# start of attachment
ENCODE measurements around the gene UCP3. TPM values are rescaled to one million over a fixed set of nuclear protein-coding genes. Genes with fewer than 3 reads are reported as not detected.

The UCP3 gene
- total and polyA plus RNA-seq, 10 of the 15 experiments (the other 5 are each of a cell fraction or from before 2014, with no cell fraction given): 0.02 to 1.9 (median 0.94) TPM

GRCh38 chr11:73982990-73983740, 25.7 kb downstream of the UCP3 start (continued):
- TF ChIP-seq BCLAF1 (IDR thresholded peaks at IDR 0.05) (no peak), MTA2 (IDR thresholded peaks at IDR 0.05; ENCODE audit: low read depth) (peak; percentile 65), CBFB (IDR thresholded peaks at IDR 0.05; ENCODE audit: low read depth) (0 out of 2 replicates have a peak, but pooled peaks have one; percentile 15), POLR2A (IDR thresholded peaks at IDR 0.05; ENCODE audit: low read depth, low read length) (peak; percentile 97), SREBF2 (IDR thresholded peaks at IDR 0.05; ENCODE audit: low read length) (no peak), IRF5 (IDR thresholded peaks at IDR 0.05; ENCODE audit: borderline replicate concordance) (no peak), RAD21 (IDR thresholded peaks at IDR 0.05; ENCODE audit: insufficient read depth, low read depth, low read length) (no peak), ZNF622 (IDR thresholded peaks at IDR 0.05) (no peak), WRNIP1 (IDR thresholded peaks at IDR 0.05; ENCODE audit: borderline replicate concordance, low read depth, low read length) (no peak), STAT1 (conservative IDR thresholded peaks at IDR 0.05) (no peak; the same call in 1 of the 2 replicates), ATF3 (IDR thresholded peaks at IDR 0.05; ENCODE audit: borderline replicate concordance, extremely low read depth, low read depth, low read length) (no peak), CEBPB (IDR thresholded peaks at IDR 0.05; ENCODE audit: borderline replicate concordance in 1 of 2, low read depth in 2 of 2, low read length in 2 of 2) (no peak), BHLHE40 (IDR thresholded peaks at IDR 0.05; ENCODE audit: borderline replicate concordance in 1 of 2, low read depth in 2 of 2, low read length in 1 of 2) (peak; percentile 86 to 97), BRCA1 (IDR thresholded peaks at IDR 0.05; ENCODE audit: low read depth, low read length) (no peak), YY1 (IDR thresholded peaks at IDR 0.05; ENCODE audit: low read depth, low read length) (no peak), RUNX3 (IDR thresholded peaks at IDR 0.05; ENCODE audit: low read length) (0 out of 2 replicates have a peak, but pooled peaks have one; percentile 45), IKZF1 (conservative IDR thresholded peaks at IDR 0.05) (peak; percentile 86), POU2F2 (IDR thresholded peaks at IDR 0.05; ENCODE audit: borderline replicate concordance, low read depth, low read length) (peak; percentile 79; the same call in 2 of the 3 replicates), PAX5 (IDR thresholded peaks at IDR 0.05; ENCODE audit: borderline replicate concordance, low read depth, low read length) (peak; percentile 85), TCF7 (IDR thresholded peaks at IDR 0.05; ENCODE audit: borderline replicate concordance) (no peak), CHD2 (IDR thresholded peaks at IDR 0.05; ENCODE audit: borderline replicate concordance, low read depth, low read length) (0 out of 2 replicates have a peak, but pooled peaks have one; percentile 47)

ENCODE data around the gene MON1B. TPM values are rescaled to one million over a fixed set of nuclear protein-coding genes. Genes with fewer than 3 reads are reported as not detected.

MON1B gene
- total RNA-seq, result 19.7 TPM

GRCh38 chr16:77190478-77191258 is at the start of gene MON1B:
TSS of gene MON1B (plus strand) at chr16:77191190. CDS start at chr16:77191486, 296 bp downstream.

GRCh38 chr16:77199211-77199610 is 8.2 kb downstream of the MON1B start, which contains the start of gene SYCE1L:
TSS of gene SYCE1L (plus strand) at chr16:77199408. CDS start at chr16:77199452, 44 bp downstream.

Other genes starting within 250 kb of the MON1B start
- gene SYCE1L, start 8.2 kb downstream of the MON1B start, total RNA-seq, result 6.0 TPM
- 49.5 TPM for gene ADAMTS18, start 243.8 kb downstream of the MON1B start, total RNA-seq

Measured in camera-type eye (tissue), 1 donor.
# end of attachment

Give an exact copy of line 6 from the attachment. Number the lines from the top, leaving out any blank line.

ENCODE data around the gene MON1B. TPM values are rescaled to one million over a fixed set of nuclear protein-coding genes. Genes with fewer than 3 reads are reported as not detected.